NYU Black Renaissance Noire Winter 2014 - Page 121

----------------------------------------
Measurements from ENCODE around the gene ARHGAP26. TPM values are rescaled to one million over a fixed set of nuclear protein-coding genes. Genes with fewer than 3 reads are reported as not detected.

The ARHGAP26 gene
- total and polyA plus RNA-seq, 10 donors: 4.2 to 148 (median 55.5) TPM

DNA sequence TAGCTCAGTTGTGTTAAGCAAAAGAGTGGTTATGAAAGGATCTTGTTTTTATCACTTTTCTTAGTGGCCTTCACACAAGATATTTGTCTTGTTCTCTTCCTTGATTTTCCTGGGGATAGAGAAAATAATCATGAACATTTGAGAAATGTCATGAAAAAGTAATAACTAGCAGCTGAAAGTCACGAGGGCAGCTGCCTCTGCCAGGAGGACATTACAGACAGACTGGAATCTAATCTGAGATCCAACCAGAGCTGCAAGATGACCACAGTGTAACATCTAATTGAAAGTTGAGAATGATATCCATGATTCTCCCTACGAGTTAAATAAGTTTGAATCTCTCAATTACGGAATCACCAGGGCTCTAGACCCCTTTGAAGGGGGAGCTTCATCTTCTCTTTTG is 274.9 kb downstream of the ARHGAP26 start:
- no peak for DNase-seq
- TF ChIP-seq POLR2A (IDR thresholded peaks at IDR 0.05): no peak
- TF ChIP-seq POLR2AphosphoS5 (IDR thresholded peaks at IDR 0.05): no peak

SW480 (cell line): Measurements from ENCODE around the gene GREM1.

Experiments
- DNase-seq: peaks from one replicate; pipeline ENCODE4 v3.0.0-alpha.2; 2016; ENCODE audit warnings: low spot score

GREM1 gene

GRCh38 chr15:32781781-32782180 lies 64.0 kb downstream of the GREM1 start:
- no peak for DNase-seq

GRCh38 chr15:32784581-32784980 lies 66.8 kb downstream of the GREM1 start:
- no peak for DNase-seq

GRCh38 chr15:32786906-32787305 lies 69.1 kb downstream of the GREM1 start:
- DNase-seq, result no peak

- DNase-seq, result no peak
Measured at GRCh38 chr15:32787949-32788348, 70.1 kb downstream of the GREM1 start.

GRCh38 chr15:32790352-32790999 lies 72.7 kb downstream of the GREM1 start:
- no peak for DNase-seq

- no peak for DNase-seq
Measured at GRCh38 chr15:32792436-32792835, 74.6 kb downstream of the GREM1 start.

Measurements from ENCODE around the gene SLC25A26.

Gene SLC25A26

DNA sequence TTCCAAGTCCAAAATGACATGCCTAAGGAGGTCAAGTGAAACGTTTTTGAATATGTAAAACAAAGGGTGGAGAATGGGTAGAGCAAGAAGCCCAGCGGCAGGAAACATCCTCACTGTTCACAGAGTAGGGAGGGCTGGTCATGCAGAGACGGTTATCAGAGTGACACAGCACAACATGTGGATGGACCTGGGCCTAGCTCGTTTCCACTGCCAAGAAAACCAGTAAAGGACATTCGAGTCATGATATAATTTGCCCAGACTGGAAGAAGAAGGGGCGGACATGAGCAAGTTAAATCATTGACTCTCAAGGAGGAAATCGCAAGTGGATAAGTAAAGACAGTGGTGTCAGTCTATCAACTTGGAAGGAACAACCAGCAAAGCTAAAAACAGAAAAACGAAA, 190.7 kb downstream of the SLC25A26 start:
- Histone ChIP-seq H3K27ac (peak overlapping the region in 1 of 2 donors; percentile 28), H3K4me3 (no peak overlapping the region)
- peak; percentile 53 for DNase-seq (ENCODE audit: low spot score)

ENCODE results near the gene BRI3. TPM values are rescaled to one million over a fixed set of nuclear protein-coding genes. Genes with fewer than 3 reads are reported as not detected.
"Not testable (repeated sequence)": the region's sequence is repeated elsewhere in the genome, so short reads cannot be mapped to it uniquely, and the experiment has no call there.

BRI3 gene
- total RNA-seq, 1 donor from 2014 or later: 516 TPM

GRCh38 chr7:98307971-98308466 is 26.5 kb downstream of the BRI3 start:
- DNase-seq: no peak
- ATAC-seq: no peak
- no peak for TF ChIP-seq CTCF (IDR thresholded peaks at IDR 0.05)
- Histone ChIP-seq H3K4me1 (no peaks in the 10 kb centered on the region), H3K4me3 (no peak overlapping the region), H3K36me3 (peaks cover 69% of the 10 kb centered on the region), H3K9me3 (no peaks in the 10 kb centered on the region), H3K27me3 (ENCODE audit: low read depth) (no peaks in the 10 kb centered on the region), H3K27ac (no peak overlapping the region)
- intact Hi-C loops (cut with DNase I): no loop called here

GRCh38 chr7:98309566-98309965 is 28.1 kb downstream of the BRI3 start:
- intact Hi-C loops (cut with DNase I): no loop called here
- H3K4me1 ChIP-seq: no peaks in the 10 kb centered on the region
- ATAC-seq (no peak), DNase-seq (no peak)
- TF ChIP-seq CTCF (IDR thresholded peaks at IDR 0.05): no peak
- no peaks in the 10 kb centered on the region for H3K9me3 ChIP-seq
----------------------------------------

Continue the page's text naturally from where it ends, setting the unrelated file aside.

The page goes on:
“Bill, those rabbits are eating up everything in sight!” We sat on Jeff’s deck and watched the sunlight trace the slate stone path down toward the cemetery. Two oak trees formed a green bower for the path. “My wife says they remind her of her childhood and Easter bunnies, me too” I said, trying to humor him. “Hmmm,” I said, thinking about Prexylin’s side effects: insomnia, depression, excessive daydreaming, nightmares. And what of its contraindications: Do not take if you smoke more than two cigarettes a day, have kidney problems, liver problems, glaucoma, heart problems, eczema, memory problems, or if you’re pregnant or nursing.” “Bill, that’s all well and good for you. You don’t have flowers back there. You don’t even have grass, you have weeds and it gets worse down by the cemetery,” Jeff said as he smiled and closed his eyes at me. “Janice doesn’t want me to put weed killer down. She says it’ll harm the birds. To tell you the truth, the weeds are so thick and green, I like them better than grass. You can depend on weeds.” “The birds come into my yard. ‘Course I have ten bird feeders in ten trees, but my fertilized grass don’t bother them a bit. They’re welcome any time, but not those rabbits. “Jeff, you sound like Elmer Fudd. ‘Be vewy vewy quiet, I’m hunting wabbits, huh-uh-uh-uh-uh!’” “They’re a nuisance, I tell you!” Jeff took off his cap and slapped it against his thigh, then ran his hand through his snow-white hair and fitted his cap snug on his head again. “I’m going to do something about those rabbits.” I got one more beer and thought about my upcoming meeting with Felton in d.c. I’d studied the file he’d sent me on Prexylin. We all knew everything had side effects, but since I’d been taking it my allergies had dramatically improved. My breathing cleared up immediately after I took the triangular gold capsule. If I smoked before I took it, I sometimes coughed a little but that soon subsided. Of course, it was probably the cigarettes (I’d switched to American Spirit). It was a minor thing, but I’d begun to have strange day dreams, especially when I was alone. “Well, I gotta go,” said Jeff. “But, I’ll let you know when I get it ready.” “Bill. Bill? I said I gotta go in. The wife’s got dinner ready. I’ll see you tomorrow.” “Hmmm? Oh, Okay, Jeff,” I said and headed back across the lawn, thinking the slogan should be, “Control your environment. Don’t let it control you. Get prex-elated!” I liked the ring of that. It would work even better, if when the people said it, they jumped straight up in the air. Yeah! ” The rabbit in the southwest corner of the yard had been munching on something, but as I approached my back porch, it became a statue, paws raised as if in prayer. Jeff was the nicest guy in the world, but lately he had developed an obsession about preserving the neighborhood, keeping every flower and bush in place, that is, unless it threatened his house. He’d cut a one hundred-year old oak down to the ground, because he said it was just too close to the house. BLACK RENAISSANCE NOIRE “Yup,” I said nursing the last sips of my Bud, as I imagined how my father would do a better job on Jeff’s yard than his own year man. Of course, cutting Jeff’s grass was all my father could have done in Comity Grove some forty-five years before. Even now, there were only three black families and five families of color in a neighborhood that spread out over two square miles and ended at the James River. Rabbits? How’d we get there again! Oh yes, I’d said something about the integration of the neighborhoods of Kings Mill and Comity Grove. Integration or integrity and where had I heard that before? “Well, they remind me of throwing good money after bad,” said Jeff, sneezing, as if to punctuate his opinion. 119 “You know, Bill,” he said, “I remember when my house, the Wilson’s and the Skerrett’s were the only ones in this neighborhood. Matter of fact, I remember when that shopping center called New Town in Williamsburg was farmland. I got back from my last tour of Korea in ‘52, I took over my daddy’s grocery business in ’65, and retired in 1992 after twenty-seven years. Actually, it was thirty, if you count the years I worked before I went off to the army.”